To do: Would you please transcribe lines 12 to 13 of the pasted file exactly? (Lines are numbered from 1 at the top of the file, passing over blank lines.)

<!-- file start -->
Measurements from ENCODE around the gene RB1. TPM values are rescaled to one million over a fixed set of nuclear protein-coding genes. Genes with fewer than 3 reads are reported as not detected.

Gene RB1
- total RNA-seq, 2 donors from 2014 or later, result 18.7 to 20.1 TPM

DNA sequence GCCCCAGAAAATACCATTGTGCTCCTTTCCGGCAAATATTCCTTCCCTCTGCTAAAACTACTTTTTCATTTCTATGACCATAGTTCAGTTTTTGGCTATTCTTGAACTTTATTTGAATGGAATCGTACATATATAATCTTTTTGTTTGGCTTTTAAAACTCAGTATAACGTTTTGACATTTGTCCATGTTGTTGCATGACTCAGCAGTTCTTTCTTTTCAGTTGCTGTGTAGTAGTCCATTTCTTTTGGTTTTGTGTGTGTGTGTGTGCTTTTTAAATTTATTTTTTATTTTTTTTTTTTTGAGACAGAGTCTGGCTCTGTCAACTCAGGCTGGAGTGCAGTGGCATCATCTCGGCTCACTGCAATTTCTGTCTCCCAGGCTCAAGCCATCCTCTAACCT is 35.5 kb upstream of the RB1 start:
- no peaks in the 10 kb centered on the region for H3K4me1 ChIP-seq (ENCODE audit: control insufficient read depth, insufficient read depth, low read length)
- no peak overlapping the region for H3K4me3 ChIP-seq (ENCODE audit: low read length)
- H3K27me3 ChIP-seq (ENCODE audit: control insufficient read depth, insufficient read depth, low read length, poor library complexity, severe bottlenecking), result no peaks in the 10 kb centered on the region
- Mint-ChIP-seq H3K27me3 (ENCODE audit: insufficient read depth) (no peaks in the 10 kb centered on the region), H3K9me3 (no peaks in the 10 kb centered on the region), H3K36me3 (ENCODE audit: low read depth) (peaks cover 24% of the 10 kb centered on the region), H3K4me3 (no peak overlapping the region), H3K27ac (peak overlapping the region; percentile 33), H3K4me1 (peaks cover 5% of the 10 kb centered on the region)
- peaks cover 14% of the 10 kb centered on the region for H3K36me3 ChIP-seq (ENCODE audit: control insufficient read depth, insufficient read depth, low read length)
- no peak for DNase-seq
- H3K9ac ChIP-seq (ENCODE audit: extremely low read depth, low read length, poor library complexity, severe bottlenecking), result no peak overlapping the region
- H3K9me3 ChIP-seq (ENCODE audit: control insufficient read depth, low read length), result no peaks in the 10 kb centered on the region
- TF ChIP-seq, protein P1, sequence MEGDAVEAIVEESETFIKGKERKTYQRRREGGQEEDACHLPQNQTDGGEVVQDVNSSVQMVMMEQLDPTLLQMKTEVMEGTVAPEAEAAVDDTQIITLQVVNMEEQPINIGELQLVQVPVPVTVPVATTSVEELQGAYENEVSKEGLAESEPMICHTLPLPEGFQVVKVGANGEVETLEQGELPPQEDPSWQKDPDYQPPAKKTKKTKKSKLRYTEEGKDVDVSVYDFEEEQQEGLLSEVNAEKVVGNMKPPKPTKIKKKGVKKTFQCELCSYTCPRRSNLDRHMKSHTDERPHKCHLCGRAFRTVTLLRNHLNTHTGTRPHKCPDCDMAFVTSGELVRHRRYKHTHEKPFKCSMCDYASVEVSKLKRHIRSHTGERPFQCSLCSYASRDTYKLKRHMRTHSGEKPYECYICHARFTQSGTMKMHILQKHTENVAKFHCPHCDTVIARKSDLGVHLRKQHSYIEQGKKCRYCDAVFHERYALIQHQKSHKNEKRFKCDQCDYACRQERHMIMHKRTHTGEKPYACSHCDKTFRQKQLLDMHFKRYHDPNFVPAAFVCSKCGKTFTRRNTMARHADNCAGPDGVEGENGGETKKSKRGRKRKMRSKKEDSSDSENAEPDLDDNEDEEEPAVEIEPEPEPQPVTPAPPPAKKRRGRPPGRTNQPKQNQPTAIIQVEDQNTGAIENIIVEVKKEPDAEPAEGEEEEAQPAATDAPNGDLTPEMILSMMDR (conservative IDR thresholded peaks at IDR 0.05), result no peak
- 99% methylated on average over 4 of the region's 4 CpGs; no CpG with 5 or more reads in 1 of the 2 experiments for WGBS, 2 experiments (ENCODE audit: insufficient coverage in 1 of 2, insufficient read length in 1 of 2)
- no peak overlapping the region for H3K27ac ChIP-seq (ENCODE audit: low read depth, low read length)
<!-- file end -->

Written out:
- H3K9me3 ChIP-seq (ENCODE audit: control insufficient read depth, low read length), result no peaks in the 10 kb centered on the region
- TF ChIP-seq, protein P1, sequence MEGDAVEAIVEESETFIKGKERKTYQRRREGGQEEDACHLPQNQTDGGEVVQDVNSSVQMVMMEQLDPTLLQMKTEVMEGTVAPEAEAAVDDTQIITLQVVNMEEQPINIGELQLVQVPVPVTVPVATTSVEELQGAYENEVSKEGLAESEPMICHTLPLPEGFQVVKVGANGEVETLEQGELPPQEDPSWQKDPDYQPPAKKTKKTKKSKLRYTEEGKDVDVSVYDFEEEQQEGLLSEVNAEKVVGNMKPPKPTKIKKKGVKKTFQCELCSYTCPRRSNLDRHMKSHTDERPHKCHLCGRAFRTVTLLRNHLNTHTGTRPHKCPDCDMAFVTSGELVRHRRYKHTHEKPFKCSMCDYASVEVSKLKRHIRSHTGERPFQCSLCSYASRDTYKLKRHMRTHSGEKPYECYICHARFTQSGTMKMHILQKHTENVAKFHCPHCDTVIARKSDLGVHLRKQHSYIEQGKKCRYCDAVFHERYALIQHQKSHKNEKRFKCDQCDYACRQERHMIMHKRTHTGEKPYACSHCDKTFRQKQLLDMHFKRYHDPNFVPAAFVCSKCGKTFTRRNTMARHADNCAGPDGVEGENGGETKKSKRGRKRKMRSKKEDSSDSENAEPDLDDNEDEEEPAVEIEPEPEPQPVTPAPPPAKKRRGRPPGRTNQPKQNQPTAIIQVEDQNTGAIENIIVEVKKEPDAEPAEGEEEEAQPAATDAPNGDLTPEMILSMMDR (conservative IDR thresholded peaks at IDR 0.05), result no peak